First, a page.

Olivia Blythe is the campaign intern for Shot@Life, and started working with the campaign in the beginning of January 2018. As a campaign intern, she helps support our national network of champions in their efforts to advocate for increased global vaccine access, and can often be found talking with champions on our champion community platform. Olivia graduated in May 2017 from the University of Delaware with a Bachelor of Arts in Women and Gender Studies, with a concentration in domestic violence prevention and services. Here is your chance to learn more about Olivia.
What has been your favorite moment working with Shot@Life so far?
My favorite moment would be meeting the morning of the summit to do a final review of the run of show. I could feel the energy from the team knowing that over 100 people would arrive shortly. It was such a moment of excitement and anticipation for the team, as all the hard work that went into planning the summit was about to be actualized. More generally, I have been so happy with how supportive and warm the whole team is! Everyone works together so well and ensures that everyone feels supported.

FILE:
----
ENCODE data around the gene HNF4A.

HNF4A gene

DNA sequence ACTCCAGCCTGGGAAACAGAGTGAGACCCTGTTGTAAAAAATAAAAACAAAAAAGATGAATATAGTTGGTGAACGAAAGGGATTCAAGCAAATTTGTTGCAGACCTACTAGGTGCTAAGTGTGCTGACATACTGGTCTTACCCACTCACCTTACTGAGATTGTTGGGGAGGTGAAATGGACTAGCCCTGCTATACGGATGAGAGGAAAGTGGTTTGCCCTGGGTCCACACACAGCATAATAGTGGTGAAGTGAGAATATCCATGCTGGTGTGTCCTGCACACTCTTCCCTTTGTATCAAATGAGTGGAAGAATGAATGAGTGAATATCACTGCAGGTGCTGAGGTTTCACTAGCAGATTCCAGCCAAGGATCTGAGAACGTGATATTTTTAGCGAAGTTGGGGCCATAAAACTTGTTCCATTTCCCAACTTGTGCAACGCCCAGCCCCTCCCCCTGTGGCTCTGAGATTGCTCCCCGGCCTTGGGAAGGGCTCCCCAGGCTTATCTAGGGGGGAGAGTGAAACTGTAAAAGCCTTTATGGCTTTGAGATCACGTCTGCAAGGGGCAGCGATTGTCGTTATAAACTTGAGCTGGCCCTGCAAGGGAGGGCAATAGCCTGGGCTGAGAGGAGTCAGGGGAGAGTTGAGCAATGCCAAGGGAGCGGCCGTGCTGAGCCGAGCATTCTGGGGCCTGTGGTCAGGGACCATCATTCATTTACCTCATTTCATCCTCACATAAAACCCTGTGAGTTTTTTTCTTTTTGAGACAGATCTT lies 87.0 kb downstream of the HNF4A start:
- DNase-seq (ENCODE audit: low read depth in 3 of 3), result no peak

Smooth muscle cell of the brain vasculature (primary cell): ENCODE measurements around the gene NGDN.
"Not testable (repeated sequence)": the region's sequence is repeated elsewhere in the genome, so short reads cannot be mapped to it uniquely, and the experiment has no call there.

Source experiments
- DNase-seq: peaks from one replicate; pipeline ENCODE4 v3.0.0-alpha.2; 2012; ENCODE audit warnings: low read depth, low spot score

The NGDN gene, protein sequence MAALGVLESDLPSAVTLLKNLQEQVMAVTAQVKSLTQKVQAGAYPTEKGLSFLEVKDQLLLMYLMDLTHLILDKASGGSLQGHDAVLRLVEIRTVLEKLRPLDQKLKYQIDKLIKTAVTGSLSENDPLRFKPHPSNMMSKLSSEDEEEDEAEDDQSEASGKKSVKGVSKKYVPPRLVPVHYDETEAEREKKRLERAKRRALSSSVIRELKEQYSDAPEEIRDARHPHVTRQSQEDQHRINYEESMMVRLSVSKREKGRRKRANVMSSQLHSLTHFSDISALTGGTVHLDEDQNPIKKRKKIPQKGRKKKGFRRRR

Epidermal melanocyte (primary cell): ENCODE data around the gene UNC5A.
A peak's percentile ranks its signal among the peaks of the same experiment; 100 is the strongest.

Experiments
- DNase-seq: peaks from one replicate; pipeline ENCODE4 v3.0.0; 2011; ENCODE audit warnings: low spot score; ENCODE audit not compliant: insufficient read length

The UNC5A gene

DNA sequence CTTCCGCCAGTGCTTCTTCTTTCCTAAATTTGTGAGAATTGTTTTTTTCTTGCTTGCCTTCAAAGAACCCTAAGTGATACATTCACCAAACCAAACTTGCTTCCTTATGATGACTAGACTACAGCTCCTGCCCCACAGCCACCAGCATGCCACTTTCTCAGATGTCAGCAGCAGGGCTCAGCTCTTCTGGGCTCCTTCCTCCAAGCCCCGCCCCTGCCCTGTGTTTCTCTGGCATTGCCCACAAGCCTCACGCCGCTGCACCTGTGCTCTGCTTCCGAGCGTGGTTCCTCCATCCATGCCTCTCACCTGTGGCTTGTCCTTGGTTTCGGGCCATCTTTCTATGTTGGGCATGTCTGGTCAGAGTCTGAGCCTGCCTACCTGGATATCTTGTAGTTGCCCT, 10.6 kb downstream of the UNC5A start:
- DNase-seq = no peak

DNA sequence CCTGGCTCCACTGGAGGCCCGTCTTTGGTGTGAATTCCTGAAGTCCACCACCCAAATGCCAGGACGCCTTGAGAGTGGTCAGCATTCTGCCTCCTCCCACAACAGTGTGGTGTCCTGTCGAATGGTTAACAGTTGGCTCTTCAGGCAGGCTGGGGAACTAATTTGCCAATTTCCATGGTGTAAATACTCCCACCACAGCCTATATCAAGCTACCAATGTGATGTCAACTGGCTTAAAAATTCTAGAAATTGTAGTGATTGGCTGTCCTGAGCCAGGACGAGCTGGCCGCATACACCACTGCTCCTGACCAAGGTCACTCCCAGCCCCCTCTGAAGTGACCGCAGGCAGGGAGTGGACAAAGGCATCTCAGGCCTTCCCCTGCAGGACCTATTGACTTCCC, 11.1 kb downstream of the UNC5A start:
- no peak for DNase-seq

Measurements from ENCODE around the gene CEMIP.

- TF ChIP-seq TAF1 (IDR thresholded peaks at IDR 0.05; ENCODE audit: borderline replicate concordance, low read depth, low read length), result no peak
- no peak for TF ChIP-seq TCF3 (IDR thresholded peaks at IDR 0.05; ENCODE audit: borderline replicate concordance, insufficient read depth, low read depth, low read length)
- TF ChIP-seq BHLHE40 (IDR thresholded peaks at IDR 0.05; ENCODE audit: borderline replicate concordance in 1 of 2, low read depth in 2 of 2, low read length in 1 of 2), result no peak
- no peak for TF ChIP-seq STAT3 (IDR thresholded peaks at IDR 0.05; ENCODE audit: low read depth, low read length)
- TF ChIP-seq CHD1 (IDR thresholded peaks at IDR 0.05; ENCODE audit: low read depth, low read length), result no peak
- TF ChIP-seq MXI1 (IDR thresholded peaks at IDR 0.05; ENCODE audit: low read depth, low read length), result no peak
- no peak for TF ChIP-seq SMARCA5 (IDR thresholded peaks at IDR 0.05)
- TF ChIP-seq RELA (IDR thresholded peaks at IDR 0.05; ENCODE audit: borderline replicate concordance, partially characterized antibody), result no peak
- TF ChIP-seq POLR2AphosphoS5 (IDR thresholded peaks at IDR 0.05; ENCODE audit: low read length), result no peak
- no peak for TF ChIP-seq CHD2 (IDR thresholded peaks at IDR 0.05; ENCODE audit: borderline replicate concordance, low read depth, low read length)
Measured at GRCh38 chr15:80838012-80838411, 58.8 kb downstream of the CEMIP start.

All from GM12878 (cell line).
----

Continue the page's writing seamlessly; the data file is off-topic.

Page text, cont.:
What do you think is the largest challenge facing vaccine advocacy?
The biggest challenge I see for vaccine advocacy is getting people to connect their personal experiences with this issue. I feel many see this issue as strictly international. However, there are Americans who share stories of overcoming life-threatening vaccine-preventable diseases that prove there is still much work to be done in our own backyards. I also wish people knew how easy it is to equip yourself with talking points and tools to advocate for vaccines. The Shot@Life website makes taking advocacy action steps accessible and straightforward.
What attracted you to working with Shot@Life?
I wanted to join the Shot@Life team because I am deeply passionate about the intersection of vaccines and women’s issues. I was interested in learning more about the ways in which the gender gap exists in vaccine and healthcare related issues. I also don’t have a background in healthcare and wanted to learn more about the ways in which the United Nations Foundation advocates for the Sustainable Development Goals. What excites me the most is working with individuals who are not necessarily in the healthcare field but can see the important connection of accessible vaccines and its impact in all fields of development.
What do you hope to do after your time with Shot@Life?
I hope to continue my studies in international research, with a focus on the impact of domestic violence on women’s health.
Do you have any hidden talents?
I have a background in classical music, and I sang in a choir at my university that toured across Europe.